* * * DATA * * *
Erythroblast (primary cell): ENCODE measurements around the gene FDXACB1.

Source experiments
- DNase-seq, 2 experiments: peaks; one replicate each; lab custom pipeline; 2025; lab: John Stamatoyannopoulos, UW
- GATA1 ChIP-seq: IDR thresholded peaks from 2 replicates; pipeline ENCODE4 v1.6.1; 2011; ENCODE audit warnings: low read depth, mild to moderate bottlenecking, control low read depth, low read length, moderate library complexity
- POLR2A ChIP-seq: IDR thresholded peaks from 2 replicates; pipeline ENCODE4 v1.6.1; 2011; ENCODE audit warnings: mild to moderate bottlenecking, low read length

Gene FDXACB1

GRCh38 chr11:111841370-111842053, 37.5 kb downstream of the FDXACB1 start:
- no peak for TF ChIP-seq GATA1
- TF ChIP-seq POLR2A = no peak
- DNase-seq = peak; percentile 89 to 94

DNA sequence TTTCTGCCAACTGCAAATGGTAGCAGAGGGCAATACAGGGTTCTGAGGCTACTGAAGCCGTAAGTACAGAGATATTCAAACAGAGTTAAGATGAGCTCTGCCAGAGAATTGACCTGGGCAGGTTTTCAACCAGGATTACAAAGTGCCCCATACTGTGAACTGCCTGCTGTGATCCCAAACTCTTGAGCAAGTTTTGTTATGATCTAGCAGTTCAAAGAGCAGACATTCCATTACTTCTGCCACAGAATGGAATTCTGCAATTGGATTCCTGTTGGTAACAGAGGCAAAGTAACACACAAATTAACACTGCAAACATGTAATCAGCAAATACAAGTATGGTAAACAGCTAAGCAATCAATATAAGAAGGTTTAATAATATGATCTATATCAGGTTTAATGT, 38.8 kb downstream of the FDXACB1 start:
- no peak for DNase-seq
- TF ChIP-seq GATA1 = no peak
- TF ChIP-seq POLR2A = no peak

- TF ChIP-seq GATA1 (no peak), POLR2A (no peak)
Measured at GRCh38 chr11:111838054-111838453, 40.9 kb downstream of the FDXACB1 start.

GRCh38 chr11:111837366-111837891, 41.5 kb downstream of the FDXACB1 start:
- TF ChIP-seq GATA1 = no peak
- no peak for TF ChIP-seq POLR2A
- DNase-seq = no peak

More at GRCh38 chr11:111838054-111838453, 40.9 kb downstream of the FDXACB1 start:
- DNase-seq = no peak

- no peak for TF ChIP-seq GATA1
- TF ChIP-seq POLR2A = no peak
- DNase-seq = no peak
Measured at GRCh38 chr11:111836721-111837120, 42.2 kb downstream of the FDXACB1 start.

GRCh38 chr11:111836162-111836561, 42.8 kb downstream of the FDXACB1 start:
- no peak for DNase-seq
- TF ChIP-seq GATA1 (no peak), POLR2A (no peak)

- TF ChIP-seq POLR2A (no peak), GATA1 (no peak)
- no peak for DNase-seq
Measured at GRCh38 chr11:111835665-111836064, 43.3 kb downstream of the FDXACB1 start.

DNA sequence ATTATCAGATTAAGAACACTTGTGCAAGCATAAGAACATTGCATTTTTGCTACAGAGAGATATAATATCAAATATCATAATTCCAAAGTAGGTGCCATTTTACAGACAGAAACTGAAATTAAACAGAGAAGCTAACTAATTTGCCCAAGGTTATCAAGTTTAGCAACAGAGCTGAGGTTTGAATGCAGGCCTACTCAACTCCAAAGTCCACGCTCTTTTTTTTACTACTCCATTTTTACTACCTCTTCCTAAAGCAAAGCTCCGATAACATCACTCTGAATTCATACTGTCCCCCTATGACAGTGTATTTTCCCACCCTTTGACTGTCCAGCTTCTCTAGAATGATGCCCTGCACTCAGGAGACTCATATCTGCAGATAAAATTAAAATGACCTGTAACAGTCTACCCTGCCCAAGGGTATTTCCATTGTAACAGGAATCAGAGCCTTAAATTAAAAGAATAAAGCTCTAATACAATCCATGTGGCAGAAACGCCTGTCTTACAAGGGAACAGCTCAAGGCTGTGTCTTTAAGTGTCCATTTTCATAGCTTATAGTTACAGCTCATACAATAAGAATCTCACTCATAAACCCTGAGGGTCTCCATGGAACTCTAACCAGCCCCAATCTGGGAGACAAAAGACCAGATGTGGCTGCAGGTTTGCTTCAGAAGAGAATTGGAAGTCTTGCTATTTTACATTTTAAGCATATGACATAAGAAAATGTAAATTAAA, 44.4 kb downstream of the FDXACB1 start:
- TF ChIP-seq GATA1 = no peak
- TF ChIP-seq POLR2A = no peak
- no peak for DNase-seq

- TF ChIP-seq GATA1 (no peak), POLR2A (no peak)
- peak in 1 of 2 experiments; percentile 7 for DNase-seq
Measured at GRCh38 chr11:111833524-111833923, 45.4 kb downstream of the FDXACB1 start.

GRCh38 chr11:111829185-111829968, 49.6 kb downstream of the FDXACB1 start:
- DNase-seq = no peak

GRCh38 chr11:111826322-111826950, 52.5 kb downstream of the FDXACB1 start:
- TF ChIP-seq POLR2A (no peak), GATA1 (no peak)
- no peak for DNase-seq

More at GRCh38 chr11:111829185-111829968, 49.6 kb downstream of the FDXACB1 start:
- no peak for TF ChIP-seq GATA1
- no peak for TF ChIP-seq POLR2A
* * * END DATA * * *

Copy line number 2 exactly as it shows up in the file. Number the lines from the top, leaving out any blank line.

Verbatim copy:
Source experiments